Saturday, August 14, 2010

Additional insert from Fr. Wells


The key word in today's Gospel is the word justified, but we will come back to that. If you or I had written this parable, it would surely have had a different conclusion from the one our Lord gave to it.

We would possibly have said that the Pharisee was justified and the Publican was rejected. The Pharisee was a thoroughly decent man. He was truly an asset to his community, the sort of man who would be welcome anywhere. We would surely be happy to have him in our church--a man who is there every time the doors are open and, most importantly a man who tithes.

Or we might have said, "there is room for both kinds in our temple." It is an important detail that these two men, who represent two diametrically opposite perspectives, two irreconcilable religions, were praying at the same time and in same place, supposedly to the same god. We are charmed by the notions of tolerance, inclusiveness, getting along and living together in one big tent. So we are tempted to say to the Pharisee, "Try to be more tolerant of the Publican," and then to the Publican, "Try to imitate the Pharisee." We like "both/and" thinking and get nervous with the Gospel's "either/or."

Or we might have said, "We like the Pharisee as he is, and will give the Publican a chance to reform himself." In other words, we would accept him

conditionally and put him on probation. The condition would be something like, "We will accept you for the time being, but you must reform yourself before you are truly welcome."

But the Lord who told this parable brought it to a radically different conclusion. The virtuous Pharisee, who had exalted himself, was abased in ways not divulged to us. The despicable Publican, who cried out in his despair, was exalted in his justification.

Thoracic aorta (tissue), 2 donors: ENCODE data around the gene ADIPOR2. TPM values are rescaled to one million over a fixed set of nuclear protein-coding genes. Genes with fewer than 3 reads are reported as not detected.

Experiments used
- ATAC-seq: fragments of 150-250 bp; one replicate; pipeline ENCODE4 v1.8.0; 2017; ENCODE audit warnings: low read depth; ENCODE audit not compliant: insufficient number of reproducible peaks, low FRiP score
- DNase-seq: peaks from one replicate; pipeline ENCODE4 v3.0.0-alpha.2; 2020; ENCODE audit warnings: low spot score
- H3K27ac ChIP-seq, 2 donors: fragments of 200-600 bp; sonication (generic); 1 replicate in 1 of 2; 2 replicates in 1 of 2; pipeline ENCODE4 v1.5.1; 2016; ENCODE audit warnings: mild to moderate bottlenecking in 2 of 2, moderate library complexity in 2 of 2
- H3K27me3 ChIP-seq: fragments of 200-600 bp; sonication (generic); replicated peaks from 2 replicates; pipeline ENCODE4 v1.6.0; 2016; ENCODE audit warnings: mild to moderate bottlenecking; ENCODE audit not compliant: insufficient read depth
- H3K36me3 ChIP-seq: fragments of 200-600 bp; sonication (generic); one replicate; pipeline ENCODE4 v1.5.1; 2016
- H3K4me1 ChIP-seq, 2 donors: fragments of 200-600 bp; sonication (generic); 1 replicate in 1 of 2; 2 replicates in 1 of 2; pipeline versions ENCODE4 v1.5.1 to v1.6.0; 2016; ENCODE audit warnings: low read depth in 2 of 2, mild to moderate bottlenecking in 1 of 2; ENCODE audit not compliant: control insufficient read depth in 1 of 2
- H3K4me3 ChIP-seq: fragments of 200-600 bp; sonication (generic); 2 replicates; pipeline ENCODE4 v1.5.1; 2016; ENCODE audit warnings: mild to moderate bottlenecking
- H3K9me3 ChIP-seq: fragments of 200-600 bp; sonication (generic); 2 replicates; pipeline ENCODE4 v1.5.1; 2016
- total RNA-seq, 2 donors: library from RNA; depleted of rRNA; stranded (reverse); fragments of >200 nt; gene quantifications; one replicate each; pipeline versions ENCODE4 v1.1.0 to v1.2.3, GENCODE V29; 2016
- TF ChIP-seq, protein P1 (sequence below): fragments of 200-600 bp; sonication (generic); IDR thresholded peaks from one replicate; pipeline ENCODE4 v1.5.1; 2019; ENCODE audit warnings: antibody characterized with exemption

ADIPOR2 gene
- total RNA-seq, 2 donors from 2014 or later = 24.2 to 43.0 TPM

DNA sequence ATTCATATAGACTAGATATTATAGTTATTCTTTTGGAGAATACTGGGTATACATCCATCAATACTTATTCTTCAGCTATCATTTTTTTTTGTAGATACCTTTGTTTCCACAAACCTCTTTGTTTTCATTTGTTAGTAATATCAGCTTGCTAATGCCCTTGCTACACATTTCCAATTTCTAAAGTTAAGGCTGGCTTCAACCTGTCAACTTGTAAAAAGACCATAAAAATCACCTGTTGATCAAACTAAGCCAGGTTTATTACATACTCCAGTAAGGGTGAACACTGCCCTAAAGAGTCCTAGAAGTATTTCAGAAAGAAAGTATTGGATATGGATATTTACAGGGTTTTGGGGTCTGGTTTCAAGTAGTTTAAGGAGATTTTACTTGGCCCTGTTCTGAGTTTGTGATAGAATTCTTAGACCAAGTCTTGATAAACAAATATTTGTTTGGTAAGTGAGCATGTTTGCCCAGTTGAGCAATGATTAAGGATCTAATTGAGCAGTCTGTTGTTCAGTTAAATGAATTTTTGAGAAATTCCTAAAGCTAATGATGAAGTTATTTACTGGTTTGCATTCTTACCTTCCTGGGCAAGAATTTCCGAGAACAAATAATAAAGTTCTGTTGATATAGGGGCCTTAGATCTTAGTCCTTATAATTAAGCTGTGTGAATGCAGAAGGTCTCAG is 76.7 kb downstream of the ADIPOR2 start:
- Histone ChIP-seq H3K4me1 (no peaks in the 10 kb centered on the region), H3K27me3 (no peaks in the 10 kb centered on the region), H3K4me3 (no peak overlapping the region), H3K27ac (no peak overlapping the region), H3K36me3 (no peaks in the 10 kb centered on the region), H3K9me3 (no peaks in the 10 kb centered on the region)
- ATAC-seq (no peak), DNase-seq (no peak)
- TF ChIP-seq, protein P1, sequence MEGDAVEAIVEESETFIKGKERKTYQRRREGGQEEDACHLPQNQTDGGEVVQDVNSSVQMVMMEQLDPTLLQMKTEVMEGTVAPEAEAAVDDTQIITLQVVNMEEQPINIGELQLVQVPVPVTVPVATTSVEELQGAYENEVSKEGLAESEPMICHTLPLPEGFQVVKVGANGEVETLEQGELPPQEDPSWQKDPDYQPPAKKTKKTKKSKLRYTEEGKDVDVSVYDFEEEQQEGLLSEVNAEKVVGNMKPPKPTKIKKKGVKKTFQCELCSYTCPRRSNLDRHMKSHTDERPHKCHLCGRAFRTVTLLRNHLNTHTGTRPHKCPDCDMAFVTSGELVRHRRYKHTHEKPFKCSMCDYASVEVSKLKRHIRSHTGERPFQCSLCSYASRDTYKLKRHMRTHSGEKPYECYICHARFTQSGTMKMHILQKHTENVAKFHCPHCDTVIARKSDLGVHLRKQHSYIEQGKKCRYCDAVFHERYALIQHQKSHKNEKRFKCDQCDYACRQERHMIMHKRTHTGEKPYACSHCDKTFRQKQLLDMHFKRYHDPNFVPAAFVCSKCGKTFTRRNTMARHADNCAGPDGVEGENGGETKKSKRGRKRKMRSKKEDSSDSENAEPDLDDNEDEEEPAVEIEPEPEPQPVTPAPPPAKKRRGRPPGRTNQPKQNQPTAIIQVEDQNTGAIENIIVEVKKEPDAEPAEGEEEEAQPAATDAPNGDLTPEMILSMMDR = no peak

Now what does that word justification mean? St Paul devoted much of his writing and preaching to unpacking this truly difficult term. As much as we would like to turn this word into some sort of rehabilitation process, it is a legal term, simply the opposite of condemnation. The publican did not go down to his house to be justified later on. Then and there, he was pardoned, acquitted, vindicated, accepted as righteous in God's sight.

It is rightly said "God loves us enough to accept us as we are, but loves us too much not to leave us as we are." There are the two sides of the Gospel, Justification and Sanctification. But it can only happen when the sinner, in the temple, throws himself on the mercy of God and cries out, "God be merciful to me a sinner." LKW


Jack Miller said...

A big Amen, Fr. Wells. Concise and to the heart of the parable. Thanks.


Cammie Novara said...

"He was truly an asset to his community, the sort of man who would be welcome anywhere." I agree fully. There's a really fascinating debate that I thought would be of interest on evolution vs. intelligent design going on at